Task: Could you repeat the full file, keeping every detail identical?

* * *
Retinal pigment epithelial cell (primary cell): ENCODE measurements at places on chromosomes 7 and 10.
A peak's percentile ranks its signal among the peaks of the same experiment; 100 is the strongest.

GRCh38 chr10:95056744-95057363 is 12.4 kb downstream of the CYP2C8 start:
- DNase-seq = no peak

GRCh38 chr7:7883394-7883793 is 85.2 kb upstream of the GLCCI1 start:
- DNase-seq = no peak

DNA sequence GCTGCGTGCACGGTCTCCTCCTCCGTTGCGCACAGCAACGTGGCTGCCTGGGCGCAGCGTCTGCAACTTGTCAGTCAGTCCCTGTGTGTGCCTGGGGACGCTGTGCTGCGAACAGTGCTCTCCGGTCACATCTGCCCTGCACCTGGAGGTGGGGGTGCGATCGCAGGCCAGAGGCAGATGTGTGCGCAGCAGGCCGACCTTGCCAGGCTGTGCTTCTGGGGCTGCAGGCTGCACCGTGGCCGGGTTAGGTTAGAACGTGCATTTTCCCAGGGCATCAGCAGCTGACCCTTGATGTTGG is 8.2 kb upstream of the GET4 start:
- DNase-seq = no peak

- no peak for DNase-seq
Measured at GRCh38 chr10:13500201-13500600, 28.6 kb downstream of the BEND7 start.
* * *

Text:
Retinal pigment epithelial cell (primary cell): ENCODE measurements at places on chromosomes 7 and 10.
A peak's percentile ranks its signal among the peaks of the same experiment; 100 is the strongest.

GRCh38 chr10:95056744-95057363 is 12.4 kb downstream of the CYP2C8 start:
- DNase-seq = no peak

GRCh38 chr7:7883394-7883793 is 85.2 kb upstream of the GLCCI1 start:
- DNase-seq = no peak

DNA sequence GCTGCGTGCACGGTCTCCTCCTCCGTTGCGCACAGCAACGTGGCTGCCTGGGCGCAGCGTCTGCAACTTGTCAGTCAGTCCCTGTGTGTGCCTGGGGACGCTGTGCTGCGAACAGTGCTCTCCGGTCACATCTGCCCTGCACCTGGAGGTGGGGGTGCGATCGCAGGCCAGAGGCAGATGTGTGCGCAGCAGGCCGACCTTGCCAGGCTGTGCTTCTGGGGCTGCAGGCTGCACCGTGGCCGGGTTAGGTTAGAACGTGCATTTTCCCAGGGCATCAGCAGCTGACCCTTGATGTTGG is 8.2 kb upstream of the GET4 start:
- DNase-seq = no peak

- no peak for DNase-seq
Measured at GRCh38 chr10:13500201-13500600, 28.6 kb downstream of the BEND7 start.